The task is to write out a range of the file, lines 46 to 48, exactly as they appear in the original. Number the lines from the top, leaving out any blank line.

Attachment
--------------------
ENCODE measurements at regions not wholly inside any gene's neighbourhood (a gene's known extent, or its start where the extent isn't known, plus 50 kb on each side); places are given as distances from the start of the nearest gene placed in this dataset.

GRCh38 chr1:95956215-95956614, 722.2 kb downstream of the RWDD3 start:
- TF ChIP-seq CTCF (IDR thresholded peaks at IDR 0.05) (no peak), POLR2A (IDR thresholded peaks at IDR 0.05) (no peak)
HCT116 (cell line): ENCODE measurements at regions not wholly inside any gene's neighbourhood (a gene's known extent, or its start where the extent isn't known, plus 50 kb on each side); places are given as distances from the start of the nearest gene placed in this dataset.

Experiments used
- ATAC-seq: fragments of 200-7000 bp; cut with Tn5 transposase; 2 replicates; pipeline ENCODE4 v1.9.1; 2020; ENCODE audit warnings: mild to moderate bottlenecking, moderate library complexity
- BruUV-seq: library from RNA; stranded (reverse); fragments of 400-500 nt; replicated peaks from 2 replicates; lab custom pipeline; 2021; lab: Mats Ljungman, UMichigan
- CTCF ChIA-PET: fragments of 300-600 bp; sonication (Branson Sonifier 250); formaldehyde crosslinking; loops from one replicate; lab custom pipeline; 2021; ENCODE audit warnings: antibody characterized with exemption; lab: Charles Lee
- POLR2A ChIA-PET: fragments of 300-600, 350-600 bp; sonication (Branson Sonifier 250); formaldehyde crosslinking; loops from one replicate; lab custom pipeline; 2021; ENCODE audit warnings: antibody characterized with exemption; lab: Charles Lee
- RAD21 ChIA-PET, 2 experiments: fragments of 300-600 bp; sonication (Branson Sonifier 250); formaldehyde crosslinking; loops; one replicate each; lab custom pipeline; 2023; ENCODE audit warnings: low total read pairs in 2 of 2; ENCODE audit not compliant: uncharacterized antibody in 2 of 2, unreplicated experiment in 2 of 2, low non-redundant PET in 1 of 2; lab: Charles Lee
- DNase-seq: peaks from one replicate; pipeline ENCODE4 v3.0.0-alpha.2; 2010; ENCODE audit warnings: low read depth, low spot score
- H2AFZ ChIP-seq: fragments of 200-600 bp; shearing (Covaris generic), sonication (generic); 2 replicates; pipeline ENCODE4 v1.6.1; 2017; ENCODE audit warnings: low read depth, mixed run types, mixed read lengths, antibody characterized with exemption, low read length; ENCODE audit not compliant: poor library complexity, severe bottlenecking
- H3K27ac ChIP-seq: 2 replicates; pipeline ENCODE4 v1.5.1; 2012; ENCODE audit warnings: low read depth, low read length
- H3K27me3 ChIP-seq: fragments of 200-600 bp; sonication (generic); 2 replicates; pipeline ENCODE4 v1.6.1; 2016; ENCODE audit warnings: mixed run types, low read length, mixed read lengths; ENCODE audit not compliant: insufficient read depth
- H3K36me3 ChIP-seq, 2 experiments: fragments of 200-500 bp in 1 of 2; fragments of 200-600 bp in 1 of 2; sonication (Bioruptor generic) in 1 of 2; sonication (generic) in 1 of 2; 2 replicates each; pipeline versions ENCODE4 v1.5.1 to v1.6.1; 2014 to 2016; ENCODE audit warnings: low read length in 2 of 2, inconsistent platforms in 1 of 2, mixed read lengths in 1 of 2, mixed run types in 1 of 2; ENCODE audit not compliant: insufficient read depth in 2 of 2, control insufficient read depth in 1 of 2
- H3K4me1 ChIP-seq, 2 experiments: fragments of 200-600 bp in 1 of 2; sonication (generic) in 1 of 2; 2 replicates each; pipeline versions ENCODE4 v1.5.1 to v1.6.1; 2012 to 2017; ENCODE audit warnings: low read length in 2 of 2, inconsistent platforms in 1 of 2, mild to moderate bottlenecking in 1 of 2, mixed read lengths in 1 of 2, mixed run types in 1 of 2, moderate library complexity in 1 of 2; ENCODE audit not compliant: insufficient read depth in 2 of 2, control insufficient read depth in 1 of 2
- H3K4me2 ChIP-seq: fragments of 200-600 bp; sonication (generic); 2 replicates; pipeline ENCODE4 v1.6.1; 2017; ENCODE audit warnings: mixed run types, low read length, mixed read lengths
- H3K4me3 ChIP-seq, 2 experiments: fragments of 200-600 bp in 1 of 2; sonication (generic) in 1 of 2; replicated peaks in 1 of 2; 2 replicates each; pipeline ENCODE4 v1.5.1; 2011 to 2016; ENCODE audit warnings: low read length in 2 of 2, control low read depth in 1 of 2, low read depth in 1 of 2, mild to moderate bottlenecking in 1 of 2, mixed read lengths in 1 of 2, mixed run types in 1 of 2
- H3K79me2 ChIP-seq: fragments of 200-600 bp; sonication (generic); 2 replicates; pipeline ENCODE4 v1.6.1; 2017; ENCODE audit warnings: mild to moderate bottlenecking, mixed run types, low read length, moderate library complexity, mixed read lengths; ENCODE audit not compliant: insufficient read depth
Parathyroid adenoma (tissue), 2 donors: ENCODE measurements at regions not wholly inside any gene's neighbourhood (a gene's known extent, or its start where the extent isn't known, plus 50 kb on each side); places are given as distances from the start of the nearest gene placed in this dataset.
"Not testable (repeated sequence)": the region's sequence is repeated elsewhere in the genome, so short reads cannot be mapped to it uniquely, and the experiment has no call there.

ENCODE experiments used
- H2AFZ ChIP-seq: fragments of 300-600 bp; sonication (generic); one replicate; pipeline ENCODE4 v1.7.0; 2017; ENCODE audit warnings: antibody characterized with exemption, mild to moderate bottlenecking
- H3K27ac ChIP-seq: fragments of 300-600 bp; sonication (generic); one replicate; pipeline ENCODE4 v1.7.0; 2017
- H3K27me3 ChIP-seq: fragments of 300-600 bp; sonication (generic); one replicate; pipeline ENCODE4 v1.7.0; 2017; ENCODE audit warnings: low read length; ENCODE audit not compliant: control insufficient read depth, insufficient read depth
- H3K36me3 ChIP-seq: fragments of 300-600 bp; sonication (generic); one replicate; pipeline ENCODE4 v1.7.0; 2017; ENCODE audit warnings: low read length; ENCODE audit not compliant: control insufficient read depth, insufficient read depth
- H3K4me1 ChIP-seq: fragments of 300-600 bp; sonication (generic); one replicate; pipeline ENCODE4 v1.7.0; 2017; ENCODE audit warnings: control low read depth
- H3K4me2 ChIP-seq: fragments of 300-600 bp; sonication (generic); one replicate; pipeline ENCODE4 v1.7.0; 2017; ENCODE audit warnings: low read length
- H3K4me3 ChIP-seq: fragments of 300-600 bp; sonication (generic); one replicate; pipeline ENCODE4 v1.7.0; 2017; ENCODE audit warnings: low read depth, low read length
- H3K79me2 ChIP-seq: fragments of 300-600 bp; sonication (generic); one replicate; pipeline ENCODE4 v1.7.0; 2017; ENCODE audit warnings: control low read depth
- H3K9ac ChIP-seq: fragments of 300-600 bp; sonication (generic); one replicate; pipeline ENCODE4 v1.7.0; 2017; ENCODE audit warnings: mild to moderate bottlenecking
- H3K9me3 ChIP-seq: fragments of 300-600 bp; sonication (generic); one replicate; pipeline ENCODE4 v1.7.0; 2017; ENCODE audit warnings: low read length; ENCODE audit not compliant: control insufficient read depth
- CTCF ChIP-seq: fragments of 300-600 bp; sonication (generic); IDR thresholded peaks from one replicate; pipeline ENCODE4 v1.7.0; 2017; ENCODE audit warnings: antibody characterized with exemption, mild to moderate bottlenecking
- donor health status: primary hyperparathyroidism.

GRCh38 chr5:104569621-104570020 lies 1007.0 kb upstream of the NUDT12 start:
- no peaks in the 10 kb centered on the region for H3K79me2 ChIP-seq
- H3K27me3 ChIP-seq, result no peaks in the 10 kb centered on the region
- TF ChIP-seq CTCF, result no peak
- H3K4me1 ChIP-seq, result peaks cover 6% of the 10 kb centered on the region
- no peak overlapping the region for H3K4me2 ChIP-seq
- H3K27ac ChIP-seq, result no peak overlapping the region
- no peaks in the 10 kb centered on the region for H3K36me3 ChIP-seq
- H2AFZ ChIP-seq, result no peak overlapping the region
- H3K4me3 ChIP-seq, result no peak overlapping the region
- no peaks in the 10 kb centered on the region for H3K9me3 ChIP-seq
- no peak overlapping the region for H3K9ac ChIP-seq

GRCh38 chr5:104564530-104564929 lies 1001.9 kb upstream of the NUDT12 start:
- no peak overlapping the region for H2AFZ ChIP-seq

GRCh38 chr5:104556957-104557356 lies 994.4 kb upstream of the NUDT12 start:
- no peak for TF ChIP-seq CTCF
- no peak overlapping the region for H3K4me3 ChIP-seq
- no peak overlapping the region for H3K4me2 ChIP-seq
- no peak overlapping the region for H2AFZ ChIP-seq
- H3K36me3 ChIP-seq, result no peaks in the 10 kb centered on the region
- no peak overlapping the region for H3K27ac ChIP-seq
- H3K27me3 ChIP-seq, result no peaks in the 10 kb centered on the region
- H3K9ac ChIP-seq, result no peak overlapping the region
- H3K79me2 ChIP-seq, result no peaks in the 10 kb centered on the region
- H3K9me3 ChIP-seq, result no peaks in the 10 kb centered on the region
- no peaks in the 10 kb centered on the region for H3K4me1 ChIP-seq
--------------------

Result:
- no peak overlapping the region for H3K9ac ChIP-seq

GRCh38 chr5:104564530-104564929 lies 1001.9 kb upstream of the NUDT12 start:
- no peak overlapping the region for H2AFZ ChIP-seq